Bil’s rating (out of 5): BBB.
USA, 1948. Paramount Pictures. Screenplay by Edmund L. Hartmann, Frank Tashlin, additional dialogue by Jack Rose. Cinematography by Ray Rennahan. Produced by Robert L. Welch. Music by Victor Young. Production Design by Hans Dreier, A. Earl Hendrick. Costume Design by Mary Kay Dodson. Film Editing by Ellsworth Hoagland. Academy Awards 1948.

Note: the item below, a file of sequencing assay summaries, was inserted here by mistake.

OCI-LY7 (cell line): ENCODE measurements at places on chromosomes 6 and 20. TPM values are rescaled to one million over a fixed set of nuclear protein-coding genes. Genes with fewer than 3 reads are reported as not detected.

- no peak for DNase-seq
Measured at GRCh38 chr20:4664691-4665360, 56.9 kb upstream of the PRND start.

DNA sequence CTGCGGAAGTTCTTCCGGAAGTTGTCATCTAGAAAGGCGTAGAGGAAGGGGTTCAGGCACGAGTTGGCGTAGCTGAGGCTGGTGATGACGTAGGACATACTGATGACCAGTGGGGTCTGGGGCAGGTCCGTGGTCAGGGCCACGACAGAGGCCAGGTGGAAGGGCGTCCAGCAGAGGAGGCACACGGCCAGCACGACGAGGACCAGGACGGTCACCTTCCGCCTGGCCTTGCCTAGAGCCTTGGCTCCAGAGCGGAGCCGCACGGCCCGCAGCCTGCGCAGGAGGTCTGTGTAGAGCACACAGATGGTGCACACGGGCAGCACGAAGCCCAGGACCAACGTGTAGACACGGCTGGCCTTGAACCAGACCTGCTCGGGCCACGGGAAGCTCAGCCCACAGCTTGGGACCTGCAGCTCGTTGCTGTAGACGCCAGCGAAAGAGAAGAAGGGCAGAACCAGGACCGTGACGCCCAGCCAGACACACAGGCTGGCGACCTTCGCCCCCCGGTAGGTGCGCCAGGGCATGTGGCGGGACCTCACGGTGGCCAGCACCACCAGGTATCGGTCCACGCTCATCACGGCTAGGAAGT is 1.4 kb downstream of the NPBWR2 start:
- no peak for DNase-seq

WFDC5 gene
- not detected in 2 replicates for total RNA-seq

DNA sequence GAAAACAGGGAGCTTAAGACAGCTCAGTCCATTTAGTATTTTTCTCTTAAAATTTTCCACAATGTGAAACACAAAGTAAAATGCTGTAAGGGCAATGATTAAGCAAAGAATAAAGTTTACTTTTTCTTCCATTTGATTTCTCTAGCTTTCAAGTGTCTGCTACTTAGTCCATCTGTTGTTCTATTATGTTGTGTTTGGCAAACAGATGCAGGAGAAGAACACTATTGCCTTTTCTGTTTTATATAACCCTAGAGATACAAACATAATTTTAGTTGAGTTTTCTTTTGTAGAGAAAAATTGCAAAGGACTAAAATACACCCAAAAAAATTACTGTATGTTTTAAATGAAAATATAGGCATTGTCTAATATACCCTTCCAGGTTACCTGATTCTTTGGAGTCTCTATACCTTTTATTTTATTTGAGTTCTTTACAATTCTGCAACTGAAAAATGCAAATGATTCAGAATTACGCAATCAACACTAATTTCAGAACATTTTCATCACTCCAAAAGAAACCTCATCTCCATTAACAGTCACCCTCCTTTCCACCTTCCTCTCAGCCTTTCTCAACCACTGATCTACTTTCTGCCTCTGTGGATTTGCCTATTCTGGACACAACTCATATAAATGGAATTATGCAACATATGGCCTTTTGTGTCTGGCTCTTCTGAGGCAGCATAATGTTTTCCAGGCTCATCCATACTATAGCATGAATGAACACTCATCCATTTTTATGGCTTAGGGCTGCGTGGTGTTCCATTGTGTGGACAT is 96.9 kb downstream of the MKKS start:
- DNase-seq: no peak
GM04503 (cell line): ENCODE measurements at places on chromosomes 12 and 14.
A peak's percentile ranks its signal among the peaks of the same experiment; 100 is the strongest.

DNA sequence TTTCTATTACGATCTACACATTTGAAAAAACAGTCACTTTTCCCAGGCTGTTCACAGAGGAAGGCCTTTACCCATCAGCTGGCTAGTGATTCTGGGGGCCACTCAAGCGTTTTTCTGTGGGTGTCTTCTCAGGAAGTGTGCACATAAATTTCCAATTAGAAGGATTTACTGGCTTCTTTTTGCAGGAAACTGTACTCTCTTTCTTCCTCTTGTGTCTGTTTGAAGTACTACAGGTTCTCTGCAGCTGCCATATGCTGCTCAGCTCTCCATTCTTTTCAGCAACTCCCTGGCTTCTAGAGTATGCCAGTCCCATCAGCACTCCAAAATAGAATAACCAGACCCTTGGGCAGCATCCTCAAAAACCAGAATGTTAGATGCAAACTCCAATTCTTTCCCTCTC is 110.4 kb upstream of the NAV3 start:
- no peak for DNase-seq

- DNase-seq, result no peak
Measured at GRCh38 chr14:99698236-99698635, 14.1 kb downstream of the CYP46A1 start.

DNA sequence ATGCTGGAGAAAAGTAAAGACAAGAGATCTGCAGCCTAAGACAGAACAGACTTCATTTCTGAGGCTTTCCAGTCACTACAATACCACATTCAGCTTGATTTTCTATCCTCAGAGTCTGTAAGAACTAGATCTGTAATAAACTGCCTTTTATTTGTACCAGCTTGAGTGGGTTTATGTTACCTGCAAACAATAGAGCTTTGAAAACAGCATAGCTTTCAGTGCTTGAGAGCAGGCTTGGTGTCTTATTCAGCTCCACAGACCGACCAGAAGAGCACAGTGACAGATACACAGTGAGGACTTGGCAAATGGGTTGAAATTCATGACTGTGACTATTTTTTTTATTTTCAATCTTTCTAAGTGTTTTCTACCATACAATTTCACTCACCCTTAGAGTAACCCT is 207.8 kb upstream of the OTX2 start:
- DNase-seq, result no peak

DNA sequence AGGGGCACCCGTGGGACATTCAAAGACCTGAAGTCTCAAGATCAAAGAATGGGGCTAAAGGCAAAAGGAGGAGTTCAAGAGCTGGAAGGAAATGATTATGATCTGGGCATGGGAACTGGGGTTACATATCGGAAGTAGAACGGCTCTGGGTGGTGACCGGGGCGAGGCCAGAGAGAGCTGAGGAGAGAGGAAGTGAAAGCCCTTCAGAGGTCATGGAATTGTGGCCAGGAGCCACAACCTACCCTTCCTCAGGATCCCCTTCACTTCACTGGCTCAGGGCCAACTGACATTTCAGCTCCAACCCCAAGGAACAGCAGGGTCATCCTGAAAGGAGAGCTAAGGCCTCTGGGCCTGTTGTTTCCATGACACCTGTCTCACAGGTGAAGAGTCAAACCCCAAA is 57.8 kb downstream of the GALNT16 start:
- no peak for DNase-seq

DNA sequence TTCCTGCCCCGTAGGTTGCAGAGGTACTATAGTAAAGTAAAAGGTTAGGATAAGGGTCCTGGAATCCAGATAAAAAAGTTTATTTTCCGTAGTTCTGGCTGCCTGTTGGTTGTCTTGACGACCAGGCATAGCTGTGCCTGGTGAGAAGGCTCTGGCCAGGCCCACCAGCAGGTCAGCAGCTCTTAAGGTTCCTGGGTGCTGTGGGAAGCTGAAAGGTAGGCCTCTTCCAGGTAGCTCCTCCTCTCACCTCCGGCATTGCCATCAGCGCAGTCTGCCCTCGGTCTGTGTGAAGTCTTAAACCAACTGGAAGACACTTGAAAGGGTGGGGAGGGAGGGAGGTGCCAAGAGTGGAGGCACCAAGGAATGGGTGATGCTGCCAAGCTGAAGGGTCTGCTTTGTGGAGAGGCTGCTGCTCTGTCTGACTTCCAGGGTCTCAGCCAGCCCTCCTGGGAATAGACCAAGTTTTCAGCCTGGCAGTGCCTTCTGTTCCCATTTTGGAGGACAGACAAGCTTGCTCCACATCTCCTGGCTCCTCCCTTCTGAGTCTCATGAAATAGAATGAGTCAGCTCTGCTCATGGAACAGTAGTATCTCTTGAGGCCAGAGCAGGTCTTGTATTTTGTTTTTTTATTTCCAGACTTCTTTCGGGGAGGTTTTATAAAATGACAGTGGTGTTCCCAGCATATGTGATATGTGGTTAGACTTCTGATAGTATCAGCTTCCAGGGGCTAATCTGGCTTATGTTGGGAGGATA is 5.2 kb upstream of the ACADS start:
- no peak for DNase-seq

Calamity Jane (Jane Russell) is in prison and looking at a lengthy sentence, but lawmen have need of her skills and release her on condition: they want her to go west on a wagon train disguised as the wife of one of their agents, her assignment to root out smugglers who are selling arms to enemy “Indians”. She agrees because they promise her a pardon, but she has to think fast when the man who is meant to be her partner is found dead and the bad guys come after her. The solution to her dilemma is a cowardly dentist (Bob Hope) who will take the dead man’s place without knowing it, a bumbling fool who can’t believe his luck when this curvy beauty wants to marry him on sight. On the road, he surprises himself when they are attacked by enemies and he somehow manages to kill them all despite having no finesse with a gun. The film’s politics regarding the presence of indigenous people are atrocious by today’s standards, Sacheen Littlefeather might have taken to that Oscar stage for this one movie alone, while the rhythm of the action is sluggish and laboured, marred a great deal by the uneven quality of the lead performances. Hope elicits plenty of laughs for his foolish pranks, but the whipsmart timing and confidence that Russell would show in Gentlemen Prefer Blondes hasn’t appeared yet, her performance here is weak and only periodically does she seem to be in on the joke.